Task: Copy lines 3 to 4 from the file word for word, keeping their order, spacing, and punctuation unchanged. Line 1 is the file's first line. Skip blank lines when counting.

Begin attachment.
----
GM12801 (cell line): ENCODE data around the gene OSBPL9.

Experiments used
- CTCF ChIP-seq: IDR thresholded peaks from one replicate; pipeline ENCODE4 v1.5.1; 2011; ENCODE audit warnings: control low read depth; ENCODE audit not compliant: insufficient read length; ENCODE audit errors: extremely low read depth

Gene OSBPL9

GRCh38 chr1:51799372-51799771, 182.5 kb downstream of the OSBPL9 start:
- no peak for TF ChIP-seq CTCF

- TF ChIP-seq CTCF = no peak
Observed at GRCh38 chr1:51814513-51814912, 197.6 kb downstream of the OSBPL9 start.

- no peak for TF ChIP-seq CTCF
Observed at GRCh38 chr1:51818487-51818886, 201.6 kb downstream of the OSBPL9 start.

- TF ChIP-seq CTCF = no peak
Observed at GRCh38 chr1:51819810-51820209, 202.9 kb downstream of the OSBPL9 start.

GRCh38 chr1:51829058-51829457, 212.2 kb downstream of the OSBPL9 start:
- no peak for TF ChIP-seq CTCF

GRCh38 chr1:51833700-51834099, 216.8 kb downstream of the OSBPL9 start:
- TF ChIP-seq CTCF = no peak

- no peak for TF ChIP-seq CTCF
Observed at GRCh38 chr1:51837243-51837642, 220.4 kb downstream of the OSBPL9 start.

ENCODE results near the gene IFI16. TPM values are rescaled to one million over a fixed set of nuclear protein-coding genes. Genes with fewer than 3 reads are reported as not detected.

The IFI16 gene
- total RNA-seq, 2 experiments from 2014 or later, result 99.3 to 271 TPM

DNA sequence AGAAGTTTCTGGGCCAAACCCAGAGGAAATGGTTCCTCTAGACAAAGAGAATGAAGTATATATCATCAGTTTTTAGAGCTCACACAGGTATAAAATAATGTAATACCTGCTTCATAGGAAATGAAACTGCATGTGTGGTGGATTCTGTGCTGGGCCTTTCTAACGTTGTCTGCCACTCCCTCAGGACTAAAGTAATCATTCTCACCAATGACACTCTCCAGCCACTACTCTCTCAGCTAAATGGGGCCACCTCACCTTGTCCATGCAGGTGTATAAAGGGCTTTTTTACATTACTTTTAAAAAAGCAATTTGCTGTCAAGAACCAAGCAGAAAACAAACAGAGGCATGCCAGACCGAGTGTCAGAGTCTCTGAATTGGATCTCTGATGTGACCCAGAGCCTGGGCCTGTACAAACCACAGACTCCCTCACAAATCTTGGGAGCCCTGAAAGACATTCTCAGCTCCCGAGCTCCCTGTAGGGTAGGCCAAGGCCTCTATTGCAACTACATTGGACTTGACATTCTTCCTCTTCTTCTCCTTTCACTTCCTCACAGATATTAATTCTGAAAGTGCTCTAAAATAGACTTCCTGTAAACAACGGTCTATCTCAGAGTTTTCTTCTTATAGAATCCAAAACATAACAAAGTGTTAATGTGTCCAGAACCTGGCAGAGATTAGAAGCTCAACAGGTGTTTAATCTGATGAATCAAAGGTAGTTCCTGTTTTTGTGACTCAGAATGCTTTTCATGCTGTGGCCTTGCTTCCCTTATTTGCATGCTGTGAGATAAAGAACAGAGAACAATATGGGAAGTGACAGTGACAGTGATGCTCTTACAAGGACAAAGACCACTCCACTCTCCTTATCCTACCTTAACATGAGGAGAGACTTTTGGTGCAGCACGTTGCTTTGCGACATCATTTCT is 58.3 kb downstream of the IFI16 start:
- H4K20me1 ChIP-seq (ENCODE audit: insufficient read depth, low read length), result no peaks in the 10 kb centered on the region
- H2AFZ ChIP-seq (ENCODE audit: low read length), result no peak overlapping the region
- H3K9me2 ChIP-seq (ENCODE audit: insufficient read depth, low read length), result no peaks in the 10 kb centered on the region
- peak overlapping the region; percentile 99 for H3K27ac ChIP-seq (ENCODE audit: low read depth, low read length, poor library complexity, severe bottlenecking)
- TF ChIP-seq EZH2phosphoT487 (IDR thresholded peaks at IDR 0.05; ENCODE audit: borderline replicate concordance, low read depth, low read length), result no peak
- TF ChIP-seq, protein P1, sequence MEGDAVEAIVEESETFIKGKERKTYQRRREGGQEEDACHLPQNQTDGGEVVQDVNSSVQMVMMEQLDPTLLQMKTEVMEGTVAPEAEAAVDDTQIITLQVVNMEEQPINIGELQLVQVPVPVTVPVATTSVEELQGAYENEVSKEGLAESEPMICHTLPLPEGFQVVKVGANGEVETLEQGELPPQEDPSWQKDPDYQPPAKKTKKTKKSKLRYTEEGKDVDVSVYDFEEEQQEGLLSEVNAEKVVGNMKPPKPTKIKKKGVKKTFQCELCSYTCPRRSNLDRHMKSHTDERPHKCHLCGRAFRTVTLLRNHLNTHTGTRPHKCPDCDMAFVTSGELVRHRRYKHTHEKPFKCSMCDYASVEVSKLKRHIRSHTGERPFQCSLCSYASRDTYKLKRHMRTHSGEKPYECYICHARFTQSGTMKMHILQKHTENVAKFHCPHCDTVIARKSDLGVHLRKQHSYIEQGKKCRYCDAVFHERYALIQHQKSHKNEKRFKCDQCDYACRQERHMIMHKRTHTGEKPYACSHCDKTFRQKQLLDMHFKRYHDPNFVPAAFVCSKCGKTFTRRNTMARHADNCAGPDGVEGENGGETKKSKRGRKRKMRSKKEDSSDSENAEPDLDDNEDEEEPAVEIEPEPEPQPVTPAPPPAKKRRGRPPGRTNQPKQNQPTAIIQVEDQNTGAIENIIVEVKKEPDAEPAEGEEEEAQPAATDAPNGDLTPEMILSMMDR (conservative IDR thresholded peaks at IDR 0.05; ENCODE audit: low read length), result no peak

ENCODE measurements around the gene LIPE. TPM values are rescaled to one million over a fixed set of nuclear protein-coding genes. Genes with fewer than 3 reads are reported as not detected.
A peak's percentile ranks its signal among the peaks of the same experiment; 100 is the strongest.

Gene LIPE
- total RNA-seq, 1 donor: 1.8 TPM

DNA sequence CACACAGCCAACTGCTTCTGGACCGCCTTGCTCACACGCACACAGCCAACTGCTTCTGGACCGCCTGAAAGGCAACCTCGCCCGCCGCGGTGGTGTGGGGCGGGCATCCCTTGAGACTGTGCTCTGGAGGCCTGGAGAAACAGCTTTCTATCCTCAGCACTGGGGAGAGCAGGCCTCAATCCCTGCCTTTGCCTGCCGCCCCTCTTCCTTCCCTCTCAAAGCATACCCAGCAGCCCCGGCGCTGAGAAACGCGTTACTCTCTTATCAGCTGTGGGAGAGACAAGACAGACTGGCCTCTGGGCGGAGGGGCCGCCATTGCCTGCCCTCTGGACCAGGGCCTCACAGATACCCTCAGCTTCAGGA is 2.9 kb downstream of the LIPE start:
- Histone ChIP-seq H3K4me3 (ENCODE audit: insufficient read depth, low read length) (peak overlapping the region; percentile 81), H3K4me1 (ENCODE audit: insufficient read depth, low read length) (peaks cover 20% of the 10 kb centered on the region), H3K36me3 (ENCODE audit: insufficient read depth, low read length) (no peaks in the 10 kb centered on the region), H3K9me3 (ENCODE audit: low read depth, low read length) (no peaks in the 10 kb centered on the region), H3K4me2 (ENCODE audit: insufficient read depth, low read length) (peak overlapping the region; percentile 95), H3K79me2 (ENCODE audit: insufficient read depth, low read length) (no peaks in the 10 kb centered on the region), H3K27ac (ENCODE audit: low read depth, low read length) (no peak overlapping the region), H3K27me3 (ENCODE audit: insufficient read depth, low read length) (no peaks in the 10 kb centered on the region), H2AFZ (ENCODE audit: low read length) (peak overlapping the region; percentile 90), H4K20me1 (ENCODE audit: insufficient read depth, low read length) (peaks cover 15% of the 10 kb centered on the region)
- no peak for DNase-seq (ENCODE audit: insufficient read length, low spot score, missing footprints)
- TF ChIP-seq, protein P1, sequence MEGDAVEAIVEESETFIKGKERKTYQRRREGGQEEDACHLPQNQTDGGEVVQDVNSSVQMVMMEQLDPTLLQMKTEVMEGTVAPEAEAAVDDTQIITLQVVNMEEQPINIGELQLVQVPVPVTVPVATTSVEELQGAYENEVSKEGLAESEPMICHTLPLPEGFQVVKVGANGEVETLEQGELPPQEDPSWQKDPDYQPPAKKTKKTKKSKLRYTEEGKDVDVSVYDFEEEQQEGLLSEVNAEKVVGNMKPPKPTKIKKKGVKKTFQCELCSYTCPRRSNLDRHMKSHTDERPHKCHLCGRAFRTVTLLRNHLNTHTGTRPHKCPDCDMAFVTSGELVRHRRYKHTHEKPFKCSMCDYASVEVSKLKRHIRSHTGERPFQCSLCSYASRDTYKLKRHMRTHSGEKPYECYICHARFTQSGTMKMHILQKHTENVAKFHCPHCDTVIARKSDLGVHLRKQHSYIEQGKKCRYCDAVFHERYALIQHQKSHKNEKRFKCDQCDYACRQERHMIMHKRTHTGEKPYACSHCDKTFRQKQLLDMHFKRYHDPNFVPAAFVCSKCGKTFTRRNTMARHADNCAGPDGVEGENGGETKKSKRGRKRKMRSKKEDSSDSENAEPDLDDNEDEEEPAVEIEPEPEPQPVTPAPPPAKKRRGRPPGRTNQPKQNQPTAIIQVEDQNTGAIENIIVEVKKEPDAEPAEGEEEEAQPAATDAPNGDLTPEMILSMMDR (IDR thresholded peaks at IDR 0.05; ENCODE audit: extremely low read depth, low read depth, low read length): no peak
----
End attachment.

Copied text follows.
- CTCF ChIP-seq: IDR thresholded peaks from one replicate; pipeline ENCODE4 v1.5.1; 2011; ENCODE audit warnings: control low read depth; ENCODE audit not compliant: insufficient read length; ENCODE audit errors: extremely low read depth

Gene OSBPL9